Besides for grown families, Crown Heights is also blessed with hundreds of young couples who are unable to purchase a home and can only afford to rent for some time after their marriage.

    These young newlywed couples have considerably increased the ranks of the Crown Heights community. Over one hundred couples marry and make their homes in Crown Heights every year.

    Immediately after receiving the Rebbe’s brachah and announcing their engagement, the most pressing concern is to find a suitable living place for the first year of their marriage.

    Even those looking to go on shlichus will sometimes choose to stay a year in Crown Heights to gather strength physically and spiritually before heading out on the Rebbe’s mission.

    Apartment hunting in Crown Heights can be a stressful and agonizing process. While all manage to find a place to live by the time the actual wedding comes around, many need to settle for whatever they can get or afford.

    It’s not lack of availability that makes the perfect apartment seem unattainable. Empty apartments abound. Their price tags, however, are often far too steep.

    Even when the couple manages to find an apartment that suits them, within a few years, their family grows in size, and they need to look for a bigger place. Rental prices for a two or three bedroom seem astronomical to a young, often struggling couple.

    The costs of living for a couple wishing to establish their family in Crown Heights are exorbitant. With rent at an all-time high, as well as tuition and kosher food costing more than the average, the expenses of the average frum family exceed the average income.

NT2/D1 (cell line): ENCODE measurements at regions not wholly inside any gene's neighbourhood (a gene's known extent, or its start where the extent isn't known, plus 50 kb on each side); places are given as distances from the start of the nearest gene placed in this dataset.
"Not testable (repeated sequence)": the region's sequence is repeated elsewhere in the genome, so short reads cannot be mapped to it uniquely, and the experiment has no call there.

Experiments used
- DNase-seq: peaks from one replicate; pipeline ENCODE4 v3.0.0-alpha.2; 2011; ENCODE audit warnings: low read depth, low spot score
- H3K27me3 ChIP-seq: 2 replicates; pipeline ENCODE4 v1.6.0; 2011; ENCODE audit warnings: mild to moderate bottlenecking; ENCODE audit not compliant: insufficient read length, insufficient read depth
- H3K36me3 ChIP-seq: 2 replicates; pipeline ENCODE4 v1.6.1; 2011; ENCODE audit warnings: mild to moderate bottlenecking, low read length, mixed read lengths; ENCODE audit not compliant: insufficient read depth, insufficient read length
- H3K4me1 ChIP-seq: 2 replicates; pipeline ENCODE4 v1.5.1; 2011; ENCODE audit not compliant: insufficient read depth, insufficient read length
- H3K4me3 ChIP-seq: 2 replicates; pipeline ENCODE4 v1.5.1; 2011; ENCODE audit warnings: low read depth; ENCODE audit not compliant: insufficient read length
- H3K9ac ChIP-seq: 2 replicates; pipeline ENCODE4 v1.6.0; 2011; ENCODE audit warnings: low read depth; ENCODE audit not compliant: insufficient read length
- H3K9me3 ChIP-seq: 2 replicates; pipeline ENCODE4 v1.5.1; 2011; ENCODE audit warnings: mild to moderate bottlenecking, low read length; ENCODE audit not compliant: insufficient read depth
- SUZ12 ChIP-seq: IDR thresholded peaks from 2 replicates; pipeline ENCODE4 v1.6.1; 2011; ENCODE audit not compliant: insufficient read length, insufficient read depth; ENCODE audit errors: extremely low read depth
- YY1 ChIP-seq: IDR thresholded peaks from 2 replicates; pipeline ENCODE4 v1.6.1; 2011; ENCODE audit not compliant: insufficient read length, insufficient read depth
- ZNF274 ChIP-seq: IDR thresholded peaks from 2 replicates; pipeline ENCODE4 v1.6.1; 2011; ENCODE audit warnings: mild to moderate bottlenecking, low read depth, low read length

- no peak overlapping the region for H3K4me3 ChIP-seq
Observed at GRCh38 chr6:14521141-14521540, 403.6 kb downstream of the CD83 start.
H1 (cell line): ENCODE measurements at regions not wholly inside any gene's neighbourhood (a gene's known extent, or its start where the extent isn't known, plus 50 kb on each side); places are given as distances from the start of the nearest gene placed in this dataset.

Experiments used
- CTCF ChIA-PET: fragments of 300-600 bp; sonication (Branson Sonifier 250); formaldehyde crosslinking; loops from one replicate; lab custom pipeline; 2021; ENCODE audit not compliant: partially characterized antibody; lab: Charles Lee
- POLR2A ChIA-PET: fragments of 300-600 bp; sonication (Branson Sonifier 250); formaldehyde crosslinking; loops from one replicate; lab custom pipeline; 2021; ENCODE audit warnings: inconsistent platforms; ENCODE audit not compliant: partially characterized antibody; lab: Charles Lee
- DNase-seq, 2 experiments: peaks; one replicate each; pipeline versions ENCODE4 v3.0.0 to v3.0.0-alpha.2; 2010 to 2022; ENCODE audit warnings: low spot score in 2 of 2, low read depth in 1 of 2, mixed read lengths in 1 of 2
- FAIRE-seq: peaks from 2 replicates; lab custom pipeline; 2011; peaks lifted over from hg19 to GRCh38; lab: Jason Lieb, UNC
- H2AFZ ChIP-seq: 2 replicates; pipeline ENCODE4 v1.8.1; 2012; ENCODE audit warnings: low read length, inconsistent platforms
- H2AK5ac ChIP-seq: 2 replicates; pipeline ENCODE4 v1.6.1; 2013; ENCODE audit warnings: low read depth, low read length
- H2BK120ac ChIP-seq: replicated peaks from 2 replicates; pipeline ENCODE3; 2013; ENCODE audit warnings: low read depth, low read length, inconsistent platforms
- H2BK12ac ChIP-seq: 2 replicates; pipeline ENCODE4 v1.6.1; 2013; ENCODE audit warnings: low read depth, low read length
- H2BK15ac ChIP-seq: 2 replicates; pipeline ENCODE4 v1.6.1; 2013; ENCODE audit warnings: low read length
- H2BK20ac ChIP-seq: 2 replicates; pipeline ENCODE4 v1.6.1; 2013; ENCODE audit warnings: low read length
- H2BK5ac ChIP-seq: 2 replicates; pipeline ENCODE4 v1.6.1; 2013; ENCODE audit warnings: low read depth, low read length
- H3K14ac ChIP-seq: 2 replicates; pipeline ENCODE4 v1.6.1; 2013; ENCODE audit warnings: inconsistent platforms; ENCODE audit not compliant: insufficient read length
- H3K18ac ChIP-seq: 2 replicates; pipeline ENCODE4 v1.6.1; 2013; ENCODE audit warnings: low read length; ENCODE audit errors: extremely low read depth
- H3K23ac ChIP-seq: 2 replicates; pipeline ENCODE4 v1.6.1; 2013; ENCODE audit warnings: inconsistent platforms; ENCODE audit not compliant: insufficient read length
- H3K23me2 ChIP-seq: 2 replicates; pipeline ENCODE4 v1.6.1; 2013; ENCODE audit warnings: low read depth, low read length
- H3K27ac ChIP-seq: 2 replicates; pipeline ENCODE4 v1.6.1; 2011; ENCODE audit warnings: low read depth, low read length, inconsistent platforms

Williamsburg, no.
    Crown Heights, yes.

    The outrageous rise of prices in the Crown Heights community drove many established families as well as newlyweds to areas out of Crown Heights to neighborhoods near Monsey, Connecticut, Pennsylvania, and other newly established Chabad communities.

    This migration is nothing like the mass flight of the mid-1900s in which hundreds of Yiden were chased away from Crown Heights; it’s a sign of natural growth. Still, there is place in Crown Heights near Beis Chayeinu and learning from other communities can give insight into what can be done.

    Back then, the Rebbe suggested the community learn from neighboring Williamsburg and its policies.

    Any contractor or developer that would like to build within the Williamsburg community must get explicit permission from the leaders of that community. Permission is only granted if the proposed building will suit the community’s needs. Frum communities can always do with more apartments with larger living areas as well as larger bedrooms which can fit two beds or more, buildings with proper staircases for Shabbos, and other conveniences for frum life.Buildings for young professionals who work in Manhattan but would rather live in Brooklyn and enjoy the easy commute to the city were not granted permission to be built within the Chassidic community.

    Therefore, developers turned to Crown Heights properties for their large money-making projects.

    Contractors now had free reign to build small condos perfect for young professionals (“yuppies” as they’re called) who enjoy the fast-paced business life in Manhattan, but prefer the quieter and cheaper Brooklyn for their time off. Since Crown Heights is directly connected uptown through multiple subway lines, it’s the perfect fit for them.